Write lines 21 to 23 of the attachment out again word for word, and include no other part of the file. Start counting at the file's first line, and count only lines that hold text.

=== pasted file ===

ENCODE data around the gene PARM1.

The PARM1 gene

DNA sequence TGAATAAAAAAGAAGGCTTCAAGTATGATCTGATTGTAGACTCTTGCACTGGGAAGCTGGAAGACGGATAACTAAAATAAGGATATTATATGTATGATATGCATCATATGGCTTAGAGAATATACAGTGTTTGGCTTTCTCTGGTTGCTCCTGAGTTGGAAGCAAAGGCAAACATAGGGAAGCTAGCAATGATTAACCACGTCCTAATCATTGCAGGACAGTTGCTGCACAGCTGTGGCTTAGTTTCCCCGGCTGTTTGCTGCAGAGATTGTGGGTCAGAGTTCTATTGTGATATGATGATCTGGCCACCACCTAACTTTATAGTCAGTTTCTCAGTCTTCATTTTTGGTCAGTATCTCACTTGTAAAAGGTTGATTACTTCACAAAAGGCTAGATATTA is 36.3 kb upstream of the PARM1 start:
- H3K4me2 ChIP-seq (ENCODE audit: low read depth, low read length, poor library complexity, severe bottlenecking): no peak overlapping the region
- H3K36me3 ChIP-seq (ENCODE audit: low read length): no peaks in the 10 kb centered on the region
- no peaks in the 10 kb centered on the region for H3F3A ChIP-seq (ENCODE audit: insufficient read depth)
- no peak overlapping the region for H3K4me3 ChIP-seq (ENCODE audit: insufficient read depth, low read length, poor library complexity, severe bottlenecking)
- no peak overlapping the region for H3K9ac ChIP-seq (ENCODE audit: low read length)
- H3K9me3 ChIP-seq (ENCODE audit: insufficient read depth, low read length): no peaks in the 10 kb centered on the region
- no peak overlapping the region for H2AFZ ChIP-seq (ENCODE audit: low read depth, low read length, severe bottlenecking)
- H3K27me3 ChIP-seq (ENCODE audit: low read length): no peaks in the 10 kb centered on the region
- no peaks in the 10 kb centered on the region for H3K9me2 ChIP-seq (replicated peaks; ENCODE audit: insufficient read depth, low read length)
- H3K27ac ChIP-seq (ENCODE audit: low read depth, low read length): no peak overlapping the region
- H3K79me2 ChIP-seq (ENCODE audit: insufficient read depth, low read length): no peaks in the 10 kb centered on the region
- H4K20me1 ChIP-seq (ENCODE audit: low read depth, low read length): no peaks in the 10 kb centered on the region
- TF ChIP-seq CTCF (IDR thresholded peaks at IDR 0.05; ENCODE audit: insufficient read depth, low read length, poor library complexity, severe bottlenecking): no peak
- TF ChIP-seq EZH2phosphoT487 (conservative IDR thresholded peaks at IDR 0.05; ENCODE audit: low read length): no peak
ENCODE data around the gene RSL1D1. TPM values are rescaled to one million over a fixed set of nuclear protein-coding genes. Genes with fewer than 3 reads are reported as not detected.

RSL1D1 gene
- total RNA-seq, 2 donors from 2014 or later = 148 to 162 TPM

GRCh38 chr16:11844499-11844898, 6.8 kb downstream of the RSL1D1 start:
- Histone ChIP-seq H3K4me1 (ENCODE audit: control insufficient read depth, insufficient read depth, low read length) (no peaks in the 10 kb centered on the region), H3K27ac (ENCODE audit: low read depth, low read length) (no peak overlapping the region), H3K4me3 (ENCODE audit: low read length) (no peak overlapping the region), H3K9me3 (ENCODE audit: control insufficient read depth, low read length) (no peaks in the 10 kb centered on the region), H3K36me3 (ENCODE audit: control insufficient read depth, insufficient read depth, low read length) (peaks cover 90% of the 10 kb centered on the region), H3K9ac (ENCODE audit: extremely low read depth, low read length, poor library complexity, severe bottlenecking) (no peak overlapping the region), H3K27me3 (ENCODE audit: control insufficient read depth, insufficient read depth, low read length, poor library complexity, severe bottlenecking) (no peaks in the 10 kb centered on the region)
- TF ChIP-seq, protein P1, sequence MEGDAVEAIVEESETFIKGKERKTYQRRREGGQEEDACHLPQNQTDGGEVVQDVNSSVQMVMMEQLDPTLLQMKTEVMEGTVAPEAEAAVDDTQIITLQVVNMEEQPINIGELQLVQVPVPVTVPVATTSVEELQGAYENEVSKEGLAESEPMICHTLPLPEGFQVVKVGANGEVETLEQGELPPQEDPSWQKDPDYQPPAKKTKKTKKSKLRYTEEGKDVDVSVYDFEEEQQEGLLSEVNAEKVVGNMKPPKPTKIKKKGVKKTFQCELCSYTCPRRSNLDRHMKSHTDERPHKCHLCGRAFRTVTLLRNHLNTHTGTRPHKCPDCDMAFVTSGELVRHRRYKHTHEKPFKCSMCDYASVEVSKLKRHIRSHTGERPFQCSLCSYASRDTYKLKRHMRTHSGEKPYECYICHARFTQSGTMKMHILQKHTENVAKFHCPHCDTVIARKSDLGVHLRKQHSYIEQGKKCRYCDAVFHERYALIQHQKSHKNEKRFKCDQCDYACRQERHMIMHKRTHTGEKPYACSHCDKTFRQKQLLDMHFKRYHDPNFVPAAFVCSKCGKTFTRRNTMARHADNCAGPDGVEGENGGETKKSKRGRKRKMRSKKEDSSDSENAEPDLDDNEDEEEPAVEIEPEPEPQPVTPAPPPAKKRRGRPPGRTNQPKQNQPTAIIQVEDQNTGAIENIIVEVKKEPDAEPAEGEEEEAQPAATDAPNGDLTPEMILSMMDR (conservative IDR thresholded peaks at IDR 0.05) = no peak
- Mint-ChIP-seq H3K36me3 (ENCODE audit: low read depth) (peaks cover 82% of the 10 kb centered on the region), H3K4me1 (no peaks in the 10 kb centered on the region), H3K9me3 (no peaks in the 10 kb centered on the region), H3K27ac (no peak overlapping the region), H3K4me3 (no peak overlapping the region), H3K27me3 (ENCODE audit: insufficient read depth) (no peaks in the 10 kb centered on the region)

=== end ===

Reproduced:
GRCh38 chr16:11844499-11844898, 6.8 kb downstream of the RSL1D1 start:
- Histone ChIP-seq H3K4me1 (ENCODE audit: control insufficient read depth, insufficient read depth, low read length) (no peaks in the 10 kb centered on the region), H3K27ac (ENCODE audit: low read depth, low read length) (no peak overlapping the region), H3K4me3 (ENCODE audit: low read length) (no peak overlapping the region), H3K9me3 (ENCODE audit: control insufficient read depth, low read length) (no peaks in the 10 kb centered on the region), H3K36me3 (ENCODE audit: control insufficient read depth, insufficient read depth, low read length) (peaks cover 90% of the 10 kb centered on the region), H3K9ac (ENCODE audit: extremely low read depth, low read length, poor library complexity, severe bottlenecking) (no peak overlapping the region), H3K27me3 (ENCODE audit: control insufficient read depth, insufficient read depth, low read length, poor library complexity, severe bottlenecking) (no peaks in the 10 kb centered on the region)
- TF ChIP-seq, protein P1, sequence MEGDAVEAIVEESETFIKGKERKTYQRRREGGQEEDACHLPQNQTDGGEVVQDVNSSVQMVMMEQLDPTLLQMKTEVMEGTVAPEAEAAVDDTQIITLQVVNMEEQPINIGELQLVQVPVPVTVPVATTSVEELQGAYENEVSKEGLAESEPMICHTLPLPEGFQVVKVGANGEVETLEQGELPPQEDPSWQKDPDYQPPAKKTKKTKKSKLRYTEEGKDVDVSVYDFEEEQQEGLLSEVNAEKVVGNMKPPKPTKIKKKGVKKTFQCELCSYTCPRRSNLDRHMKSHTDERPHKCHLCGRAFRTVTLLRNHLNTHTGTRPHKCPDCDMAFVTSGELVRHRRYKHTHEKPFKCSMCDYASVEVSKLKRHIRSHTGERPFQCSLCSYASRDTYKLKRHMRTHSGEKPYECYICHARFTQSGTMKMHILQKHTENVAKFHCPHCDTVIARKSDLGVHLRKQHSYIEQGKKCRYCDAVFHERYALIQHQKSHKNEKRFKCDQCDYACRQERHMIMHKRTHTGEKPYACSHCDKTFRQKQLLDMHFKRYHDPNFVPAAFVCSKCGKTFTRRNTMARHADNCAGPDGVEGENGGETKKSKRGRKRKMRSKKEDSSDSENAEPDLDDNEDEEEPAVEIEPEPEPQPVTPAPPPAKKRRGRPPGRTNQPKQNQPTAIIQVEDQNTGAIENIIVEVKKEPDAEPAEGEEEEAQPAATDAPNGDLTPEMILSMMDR (conservative IDR thresholded peaks at IDR 0.05) = no peak